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on 16 June 2015
My name is Mike. And I am an eclipse chaser.

I am echoing the opening words of this entertaining and informative book by Dr Kate Russo, a clinical psychologist from Belfast University, who in her spare time travels round the world observing eclipse of the Sun. Why – as many non-addicts would ask, bewildered – would anyone want to spend their holidays repeating this experience over and over again, at considerable expense? Dr Russo uses her research expertise, examining the psychology of personal experience, to understand her own desire to travel the world in search of the elusive experience of totality.

Solar eclipses are arguably the single most spectacular natural phenomenon. When the Moon completely covers the disk of the Sun we see sights that are unobservable in any other circumstances – solar prominences erupting from the solar disk and the beautiful pearly-white corona. The seconds leading up to the start of totality are full of disorienting phenomena; sudden drops in illumination and temperature, bizarre shadows and shadow bands, the breaking up of the solar crescent into Bailey’s beads. The end of totality is marked by the stunningly spectacular diamond ring, as sunlight breaks through the deepest valley on the Moon’s surface.

So many words, so much jargon, so little sense of how overwhelming the experience actually is. Some people break into cheers, some into tears; for some the experience is spiritual, for others life changing or life affirming. Dr Russo attempts to analyse the experience by interviewing people who have seen one or more total eclipses. There is an analysis of what eclipse chasers have in common - we tend to be adventurous, we seek out experience over material possessions, we tend to be enthusiastic about many other interests and hobbies outside astronomy.
Dr Russo moves on to present a series of in-depth interviews with particularly interesting eclipse chasers. There is one household name – Sir Patrick Moore, now sadly no longer with us, who is as usual entertaining but somehow seems unable to put his finger on just why we find eclipses so addictive. There are several other well-known amateur astronomers. But I found more interesting those who are more interested in experiencing the moment than appreciating the science.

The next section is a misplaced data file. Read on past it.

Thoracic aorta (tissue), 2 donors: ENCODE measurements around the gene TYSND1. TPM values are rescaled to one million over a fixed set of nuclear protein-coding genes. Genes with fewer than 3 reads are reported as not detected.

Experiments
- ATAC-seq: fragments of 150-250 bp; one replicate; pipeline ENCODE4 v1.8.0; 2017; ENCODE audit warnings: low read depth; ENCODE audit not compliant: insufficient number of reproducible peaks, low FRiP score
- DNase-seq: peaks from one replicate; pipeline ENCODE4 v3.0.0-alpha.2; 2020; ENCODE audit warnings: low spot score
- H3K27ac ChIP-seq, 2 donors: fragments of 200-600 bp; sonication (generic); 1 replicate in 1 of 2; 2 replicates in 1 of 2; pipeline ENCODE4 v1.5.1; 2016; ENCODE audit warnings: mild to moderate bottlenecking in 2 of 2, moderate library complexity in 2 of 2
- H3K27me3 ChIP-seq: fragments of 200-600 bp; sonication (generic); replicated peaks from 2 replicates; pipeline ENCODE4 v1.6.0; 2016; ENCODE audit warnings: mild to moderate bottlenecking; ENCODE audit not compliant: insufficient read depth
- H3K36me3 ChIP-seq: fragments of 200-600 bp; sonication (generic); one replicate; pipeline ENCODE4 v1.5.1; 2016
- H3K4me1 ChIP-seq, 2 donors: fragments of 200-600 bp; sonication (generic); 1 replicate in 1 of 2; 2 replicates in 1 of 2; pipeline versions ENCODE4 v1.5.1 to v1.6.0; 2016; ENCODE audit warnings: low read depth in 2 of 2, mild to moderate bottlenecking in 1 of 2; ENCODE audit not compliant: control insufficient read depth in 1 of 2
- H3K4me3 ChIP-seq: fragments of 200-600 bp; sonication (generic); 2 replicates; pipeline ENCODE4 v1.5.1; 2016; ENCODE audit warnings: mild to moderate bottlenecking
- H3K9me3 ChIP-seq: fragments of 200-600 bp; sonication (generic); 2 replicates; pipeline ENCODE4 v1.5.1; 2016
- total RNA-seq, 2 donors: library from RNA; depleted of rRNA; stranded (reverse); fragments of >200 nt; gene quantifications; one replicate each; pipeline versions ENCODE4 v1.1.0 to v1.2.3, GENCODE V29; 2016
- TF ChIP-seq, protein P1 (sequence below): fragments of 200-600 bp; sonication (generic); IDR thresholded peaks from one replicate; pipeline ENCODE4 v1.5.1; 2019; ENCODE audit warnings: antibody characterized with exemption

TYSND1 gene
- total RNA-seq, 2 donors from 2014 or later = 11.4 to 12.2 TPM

Dr Russo’s thesis is that during total eclipses we may enter the “shadow land”, a heightened state of consciousness where we seem more attuned to our surroundings, more at one with the universe, more conscious of our place in the cosmos. I’m not sure I completely agree with this – in my own case I am more over-excited than spiritually-enhanced. But I certainly feel that totality gives me a feel for the immensity of the solar system – when else can you stand at the edge of the lunar umbra and actually see the Moon’s shadow shooting off into the distance?

If you’re an eclipse junkie, you’ll love this book.

If you’ve not yet seen a total eclipse (and partial eclipses don’t count – really, they don’t even come close) read the book! You’ll get some sort of idea as to why we are so enthusiastic. But above all, go … see … a … total … eclipse.
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on 27 September 2012
If you are into eclipses this is a must read! The author's introduction is very personal and moving, and this inertia moves well into the content. I like the way Kate keeps personal contact with the reader all the way through. Obvious she has an emotional interest in the subject while applying scientific method to the psychology of eclispe chasing, a fine act to balance. Minor criticism - there could have been more photos - the ones printed are superb in quality so this was an opportunity lost I think. Also the cover looks a bit green? Was this intentional? I'd have gone for black, wondering if some of the printers ink ran out :-))
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on 30 October 2012
I've never witnessed a total eclipse-partial only-but I've guested at a space shuttle launch and had 10 zero-gravity sessions above Star City,Russia,and those could be very addictive,so I know something about the ''syndrome''.Wish more photos were in it,if you read this,Kate,try zero-g-a fellow participant said if the experience could be bottled,the drug dealers would be out of business!
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